What resources are available for setting up a scholarship fund?
Scholarship grants change the lives of their grantees by providing access to education, resources, and powerful networks. Some scholarship funds also leverage their programs to impact society in a broader way, aiming to change whole institutions, industries, and specific communities through these awards.
The resources you need to set up a scholarship fund depend on your goals for the scholarship fund and your method of operating it.
Will donations to the fund be tax deductible?
- A scholarship fund to benefit yourself or someone you know (a relative, a specific group of people designated by you) is not tax deductible.
- A fund that awards scholarships on an "objective and nondiscriminatory basis" is tax deductible for its donors.
Who can receive scholarship funding?
The IRS has guidelines on who can and cannot receive scholarships, as summarized by this FinAid article (find the "Laws and Regulations" section). Some key points for tax-deductible funds:
- Don't set up a fund for a specific person.
- Make sure the group that qualifies for your scholarship is general enough for the IRS to consider it a charitable class. Don't try to be sly by narrowing your criteria so that only the person or people you want can win.
- Don't give scholarships to insiders, like members of the selection committee, or to their family members.
How can I ensure that our scholarships make an impact?
Scholarships for Change is a website and set of tools designed to help donors increase the impact of scholarship giving. Developed by Candid, and funded by the Ford and Mellon Foundations, Scholarships for Change provides funding trend data, a map of related grants data, donor case studies, and a curated knowledge center that together serve to orient donors with a roadmap to effective scholarship philanthropy.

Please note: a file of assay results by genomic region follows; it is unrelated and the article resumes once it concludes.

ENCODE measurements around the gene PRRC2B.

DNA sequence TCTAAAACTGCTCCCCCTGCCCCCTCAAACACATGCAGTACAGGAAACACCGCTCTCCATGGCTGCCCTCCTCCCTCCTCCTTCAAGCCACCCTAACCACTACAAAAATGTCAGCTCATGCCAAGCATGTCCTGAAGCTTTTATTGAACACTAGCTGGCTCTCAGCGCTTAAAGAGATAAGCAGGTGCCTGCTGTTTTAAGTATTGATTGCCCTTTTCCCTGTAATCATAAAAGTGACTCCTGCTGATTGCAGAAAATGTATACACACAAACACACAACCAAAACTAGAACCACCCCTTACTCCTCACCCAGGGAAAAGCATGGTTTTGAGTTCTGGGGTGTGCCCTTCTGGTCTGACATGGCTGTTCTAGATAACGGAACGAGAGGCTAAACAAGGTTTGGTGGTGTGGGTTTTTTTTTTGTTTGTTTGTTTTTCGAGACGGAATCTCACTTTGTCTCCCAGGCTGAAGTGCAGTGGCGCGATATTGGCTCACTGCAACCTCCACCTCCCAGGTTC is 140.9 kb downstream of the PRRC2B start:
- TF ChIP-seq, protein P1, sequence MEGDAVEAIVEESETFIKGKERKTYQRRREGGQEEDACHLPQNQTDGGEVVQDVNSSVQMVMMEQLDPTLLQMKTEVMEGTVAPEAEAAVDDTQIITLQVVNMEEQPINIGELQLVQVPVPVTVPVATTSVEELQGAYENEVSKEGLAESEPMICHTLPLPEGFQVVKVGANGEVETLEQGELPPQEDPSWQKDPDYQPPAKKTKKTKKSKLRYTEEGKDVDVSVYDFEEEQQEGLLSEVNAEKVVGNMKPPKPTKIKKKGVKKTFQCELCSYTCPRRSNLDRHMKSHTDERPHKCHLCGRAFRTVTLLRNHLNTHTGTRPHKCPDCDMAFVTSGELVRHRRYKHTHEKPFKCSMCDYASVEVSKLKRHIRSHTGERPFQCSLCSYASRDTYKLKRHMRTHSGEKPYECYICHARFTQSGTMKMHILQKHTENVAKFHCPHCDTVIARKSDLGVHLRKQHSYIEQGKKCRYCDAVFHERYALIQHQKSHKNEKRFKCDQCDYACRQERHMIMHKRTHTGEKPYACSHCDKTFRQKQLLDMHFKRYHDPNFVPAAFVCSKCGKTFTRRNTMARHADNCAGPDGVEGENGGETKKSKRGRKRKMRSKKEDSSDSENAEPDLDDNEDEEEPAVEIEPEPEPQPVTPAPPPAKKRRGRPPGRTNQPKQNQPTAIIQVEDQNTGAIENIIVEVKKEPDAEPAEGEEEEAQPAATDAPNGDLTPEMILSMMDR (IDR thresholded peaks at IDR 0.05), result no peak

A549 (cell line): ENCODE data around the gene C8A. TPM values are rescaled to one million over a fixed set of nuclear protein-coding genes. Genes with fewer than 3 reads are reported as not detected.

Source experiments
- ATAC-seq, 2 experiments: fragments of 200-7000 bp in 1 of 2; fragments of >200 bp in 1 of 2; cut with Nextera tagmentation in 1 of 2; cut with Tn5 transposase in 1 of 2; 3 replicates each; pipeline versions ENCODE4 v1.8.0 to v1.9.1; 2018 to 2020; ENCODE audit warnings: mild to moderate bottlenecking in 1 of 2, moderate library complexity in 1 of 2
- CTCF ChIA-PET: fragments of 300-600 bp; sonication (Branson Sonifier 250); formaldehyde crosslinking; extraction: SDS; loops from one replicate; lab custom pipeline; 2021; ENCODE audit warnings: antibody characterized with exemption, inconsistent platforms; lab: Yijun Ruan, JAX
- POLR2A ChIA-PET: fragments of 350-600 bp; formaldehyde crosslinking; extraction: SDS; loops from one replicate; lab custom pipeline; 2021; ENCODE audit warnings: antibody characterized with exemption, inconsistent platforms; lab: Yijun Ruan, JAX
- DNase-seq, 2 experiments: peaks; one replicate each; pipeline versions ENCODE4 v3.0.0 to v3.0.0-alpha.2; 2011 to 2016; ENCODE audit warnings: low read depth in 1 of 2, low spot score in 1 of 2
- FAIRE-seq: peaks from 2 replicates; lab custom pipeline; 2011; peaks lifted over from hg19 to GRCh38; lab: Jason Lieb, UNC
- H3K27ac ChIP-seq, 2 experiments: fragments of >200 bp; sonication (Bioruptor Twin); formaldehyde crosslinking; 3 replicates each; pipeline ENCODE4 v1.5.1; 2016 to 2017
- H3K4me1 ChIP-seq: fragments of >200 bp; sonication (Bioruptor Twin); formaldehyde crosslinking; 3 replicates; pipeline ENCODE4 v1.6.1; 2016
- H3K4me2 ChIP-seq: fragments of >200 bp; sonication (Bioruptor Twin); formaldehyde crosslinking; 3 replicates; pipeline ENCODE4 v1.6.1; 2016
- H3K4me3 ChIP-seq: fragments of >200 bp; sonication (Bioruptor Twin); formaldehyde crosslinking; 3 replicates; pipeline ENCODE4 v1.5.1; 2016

Below are other resources for setting up a scholarship fund:
- Your local community foundation or other scholarship fund managers—Scholarship funds often are set up and administered by a third party, such as a community foundation. Your local community foundation may have services to help you set up a scholarship fund. FinAid also lists organizations that provide scholarship management services (find the "Scholarship Management Organizations" section).
- A bank or credit union—You can set up an account to accept scholarship donations. However, be aware that large donations may be subject to a gift tax.
- 529 plan or trust—These two additional ways to set-up a scholarship fund have disadvantages to consider. The effort and expense of establishing a trust can significantly outweigh the benefit. And according to twocents.lifehacker.com, you might think about contributing to a parent's or student's 529 plan instead of setting up your own fund: "Distributions from an account not owned by the parent or student are considered untaxed income for the student, and therefore could seriously reduce the amount of aid they receive, giving your friends a major headache down the road."